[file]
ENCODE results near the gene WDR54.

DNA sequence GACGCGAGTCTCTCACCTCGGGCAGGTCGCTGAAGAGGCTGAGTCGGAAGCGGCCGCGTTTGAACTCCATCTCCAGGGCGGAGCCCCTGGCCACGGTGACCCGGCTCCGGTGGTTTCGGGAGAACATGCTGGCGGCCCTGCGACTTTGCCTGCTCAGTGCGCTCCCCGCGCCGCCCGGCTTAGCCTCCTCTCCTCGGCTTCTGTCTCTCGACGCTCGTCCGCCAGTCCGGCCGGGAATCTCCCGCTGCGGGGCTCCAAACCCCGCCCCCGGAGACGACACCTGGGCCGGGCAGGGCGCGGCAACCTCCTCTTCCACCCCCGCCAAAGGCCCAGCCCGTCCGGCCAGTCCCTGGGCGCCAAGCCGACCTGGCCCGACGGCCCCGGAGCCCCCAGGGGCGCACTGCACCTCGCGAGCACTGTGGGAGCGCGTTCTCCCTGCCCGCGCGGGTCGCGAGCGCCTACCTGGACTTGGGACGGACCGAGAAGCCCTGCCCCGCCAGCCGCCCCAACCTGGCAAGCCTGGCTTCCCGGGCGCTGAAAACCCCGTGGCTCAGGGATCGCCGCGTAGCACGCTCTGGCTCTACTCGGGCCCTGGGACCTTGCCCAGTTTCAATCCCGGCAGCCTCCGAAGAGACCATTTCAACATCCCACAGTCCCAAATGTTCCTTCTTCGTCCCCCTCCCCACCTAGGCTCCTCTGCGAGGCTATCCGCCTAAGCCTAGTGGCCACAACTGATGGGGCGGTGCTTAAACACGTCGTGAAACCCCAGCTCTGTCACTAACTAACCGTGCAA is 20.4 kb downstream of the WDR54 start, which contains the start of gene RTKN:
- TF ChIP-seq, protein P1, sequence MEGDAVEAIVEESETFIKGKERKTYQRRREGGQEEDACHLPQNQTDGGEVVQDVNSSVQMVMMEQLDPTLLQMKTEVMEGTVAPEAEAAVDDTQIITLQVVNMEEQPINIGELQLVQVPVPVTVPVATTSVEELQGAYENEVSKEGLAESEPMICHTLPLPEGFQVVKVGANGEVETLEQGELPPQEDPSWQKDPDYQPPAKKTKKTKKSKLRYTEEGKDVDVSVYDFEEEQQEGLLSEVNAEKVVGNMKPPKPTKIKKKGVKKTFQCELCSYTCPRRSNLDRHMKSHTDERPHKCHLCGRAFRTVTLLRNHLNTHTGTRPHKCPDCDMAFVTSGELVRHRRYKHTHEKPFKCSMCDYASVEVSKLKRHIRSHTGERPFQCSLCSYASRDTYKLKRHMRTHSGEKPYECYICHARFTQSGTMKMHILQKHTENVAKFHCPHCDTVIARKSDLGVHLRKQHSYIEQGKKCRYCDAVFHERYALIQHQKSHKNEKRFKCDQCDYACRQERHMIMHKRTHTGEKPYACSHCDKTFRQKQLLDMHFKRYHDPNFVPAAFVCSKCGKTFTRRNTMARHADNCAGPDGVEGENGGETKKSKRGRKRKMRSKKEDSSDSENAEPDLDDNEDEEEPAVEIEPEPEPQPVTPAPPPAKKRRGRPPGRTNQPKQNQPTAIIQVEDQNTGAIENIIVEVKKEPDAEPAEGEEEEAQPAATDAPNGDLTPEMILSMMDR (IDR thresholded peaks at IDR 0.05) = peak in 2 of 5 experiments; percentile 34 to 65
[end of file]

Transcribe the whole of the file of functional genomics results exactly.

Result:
ENCODE results near the gene WDR54.

DNA sequence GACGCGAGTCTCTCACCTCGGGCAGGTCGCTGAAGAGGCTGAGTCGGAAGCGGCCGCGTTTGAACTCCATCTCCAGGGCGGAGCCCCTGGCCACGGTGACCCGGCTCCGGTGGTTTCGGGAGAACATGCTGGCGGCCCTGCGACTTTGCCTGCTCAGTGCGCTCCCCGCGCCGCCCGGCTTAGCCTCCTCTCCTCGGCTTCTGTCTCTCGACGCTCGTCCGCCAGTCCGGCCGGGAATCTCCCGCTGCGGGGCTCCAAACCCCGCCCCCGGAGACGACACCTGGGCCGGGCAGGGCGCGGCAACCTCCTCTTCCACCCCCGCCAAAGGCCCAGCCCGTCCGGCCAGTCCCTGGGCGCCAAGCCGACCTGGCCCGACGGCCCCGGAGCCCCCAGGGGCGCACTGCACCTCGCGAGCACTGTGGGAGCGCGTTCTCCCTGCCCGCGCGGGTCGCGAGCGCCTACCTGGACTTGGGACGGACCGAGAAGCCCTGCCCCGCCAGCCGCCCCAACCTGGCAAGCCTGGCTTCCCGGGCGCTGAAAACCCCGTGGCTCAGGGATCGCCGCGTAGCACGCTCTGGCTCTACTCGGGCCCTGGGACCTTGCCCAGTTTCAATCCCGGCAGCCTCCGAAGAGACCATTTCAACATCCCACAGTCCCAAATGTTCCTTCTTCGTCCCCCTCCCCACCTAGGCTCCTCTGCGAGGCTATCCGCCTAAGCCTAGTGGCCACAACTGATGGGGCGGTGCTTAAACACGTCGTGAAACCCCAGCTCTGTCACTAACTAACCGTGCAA is 20.4 kb downstream of the WDR54 start, which contains the start of gene RTKN:
- TF ChIP-seq, protein P1, sequence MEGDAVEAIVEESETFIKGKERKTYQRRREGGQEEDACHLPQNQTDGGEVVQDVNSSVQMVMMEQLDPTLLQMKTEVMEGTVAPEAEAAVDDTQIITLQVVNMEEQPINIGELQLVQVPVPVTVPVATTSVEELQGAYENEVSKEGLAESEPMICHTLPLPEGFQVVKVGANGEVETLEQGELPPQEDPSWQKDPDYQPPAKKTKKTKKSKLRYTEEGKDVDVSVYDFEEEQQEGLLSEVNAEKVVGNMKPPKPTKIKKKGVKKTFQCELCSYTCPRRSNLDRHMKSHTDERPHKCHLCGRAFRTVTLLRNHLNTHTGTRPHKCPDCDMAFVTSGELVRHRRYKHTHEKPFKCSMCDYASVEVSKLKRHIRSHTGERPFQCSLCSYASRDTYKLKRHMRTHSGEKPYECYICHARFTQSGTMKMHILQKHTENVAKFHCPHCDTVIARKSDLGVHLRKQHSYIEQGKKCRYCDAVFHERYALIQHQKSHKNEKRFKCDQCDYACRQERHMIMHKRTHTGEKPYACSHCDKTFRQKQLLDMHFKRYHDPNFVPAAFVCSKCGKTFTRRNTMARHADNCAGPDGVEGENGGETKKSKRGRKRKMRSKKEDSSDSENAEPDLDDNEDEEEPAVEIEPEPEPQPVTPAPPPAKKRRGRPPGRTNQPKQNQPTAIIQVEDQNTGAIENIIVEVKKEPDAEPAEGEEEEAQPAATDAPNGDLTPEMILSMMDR (IDR thresholded peaks at IDR 0.05) = peak in 2 of 5 experiments; percentile 34 to 65